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Success Advice

Do You Want to Become a Leader? Read This First

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leadership
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How do you become an adult in a society that doesn’t ask for sacrifice? How do you become a man in a world that doesn’t require courage? The test of leadership isn’t done on the couch, discussing things with internet trolls and commentators. Leadership, like philosophy, is action-based and can’t be separated from that into a purely theoretical field.

To become a leader, it isn’t enough to read about it, you need to live through it. That leads us to the first point.

1. Experience trumps theory

Theory and practice are the same in theory, but they are not the same in practice. For you to become a leader, you need to put yourself in situations which demand leadership. If you are at home trying really hard to think about situations where leadership is required and can’t find a place where that can happen, you are not thinking about the problems in your life and community.

Leadership is about going through uncertainty while showing people a better way. So any area of life where there is uncertainty is an area where there is a possibility for leadership to emerge.

You don’t have to lead a company of 10,000 employees to experience leadership, you can do it in a local community of 5 people or as I did in a leadership organization with 200 people. But leadership doesn’t start with leading other people, it starts with leading yourself.

“Leadership is practice not so much in words as in attitude and in actions.” – Harold S. Geneen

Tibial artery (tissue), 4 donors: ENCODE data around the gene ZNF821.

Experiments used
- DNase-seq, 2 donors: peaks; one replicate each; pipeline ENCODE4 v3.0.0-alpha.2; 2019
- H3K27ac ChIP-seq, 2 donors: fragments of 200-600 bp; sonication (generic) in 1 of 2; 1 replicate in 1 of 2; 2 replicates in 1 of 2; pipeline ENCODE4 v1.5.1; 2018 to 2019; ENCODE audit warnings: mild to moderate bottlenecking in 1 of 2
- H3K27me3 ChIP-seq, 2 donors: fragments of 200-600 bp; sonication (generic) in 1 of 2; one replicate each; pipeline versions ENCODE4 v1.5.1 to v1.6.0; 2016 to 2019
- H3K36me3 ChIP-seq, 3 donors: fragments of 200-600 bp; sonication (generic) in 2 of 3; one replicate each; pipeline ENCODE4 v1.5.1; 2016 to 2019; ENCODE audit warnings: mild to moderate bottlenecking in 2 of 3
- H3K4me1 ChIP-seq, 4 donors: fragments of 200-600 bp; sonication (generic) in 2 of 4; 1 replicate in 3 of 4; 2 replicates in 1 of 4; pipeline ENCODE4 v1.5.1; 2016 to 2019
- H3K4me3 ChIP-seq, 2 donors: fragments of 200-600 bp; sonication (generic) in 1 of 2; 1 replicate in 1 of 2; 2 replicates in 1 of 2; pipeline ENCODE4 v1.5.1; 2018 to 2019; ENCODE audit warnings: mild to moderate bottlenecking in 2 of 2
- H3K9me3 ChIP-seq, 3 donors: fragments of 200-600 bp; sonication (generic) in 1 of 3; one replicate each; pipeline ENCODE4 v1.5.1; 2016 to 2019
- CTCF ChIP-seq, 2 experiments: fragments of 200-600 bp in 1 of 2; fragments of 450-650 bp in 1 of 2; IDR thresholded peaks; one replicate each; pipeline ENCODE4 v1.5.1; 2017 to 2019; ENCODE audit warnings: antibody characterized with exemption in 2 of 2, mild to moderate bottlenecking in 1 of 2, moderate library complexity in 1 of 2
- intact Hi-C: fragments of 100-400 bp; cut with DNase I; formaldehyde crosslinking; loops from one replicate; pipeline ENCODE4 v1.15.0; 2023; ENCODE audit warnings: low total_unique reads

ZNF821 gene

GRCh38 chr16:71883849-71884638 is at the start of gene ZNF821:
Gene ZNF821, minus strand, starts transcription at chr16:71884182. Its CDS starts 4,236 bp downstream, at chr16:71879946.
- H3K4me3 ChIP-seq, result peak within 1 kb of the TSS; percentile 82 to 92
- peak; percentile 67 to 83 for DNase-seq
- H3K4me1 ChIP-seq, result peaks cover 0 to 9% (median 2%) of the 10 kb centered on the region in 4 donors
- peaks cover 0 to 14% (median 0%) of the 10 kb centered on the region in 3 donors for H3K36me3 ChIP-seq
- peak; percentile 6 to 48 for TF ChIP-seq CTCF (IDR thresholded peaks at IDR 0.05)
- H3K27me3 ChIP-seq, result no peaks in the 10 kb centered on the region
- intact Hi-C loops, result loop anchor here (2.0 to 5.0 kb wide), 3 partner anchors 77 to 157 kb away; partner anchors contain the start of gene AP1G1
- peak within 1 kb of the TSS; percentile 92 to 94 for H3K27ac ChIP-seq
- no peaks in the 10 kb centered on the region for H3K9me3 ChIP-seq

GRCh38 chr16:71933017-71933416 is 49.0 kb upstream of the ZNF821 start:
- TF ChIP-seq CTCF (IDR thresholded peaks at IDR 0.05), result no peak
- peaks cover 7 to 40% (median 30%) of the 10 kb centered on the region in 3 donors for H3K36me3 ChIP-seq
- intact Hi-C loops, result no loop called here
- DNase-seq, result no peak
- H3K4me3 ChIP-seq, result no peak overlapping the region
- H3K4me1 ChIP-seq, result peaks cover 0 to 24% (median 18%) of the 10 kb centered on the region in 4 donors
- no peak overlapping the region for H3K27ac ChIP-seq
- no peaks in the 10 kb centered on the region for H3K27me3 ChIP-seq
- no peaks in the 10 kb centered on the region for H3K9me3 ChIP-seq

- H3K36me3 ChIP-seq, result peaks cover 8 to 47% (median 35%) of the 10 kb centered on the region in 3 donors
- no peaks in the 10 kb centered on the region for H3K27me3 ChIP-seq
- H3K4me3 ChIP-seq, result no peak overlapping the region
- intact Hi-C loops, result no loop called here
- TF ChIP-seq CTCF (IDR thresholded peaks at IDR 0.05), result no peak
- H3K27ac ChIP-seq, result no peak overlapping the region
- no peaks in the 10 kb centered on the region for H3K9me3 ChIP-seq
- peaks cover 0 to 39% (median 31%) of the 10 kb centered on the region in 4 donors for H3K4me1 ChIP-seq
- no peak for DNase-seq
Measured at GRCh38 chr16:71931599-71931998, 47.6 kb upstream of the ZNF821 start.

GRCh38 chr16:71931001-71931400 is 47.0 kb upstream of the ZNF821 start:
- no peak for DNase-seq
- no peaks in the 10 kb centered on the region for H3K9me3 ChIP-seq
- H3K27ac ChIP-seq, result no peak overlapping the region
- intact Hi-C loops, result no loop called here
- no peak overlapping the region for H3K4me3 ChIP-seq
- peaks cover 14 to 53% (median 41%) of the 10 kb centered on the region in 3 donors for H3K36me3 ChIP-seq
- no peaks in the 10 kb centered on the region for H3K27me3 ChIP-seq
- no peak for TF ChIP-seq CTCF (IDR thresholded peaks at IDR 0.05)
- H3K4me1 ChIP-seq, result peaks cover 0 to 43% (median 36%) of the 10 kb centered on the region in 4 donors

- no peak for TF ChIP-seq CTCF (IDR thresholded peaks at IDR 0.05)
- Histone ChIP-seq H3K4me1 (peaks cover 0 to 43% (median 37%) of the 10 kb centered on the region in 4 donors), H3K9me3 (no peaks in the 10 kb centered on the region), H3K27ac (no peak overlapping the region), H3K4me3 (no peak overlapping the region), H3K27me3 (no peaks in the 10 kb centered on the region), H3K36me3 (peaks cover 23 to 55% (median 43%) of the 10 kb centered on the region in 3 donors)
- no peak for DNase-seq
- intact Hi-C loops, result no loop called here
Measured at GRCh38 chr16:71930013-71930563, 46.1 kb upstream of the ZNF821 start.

2. To lead others, you must learn to lead yourself

Telling other people what they need to do is “easy.” Showing the way yourself is a hundred times harder. Because what you do speaks so loud that people can’t hear what you’re saying. In other words, leadership is about having personal integrity and practicing what you preach. You would never follow the advice of a fat personal trainer, a broke accountant, or a real estate agent who doesn’t even own a dog house.

You either lead by example or you don’t lead at all. But the thing is that this is easier said than done. I remember when we had a crisis in our team back in 2013. Every single person from the team quit, leaving the president and me alone to fight the battle. My integrity of not quitting didn’t let me walk away and we kept pushing together.

That’s what leadership is about – you need to walk the talk. Because to lead yourself and to lead others, you need to make decisions which follow up your integrity. That leads us to the third point.

3. Leadership is about making the right, painful decisions

If you choose easy decisions, your life will be hard. If you choose hard decisions, your life will be easy. And there are numerous decisions which leaders did in the past which have been hard at the moment. But when you’re a leader, you don’t make decisions on a scale of easy-hard, you make them on a scale of right-wrong.

Firing the VP of sales is always hard. But doing it because he violated the principles of the company makes it right. It’s a trade-off 90% of people are not willing to make and I see it day in, day out. As soon as a decision becomes hard, people start doubting their values, morals, and integrity. They let the fear of uncertainty cloud their judgments and they make an easy call.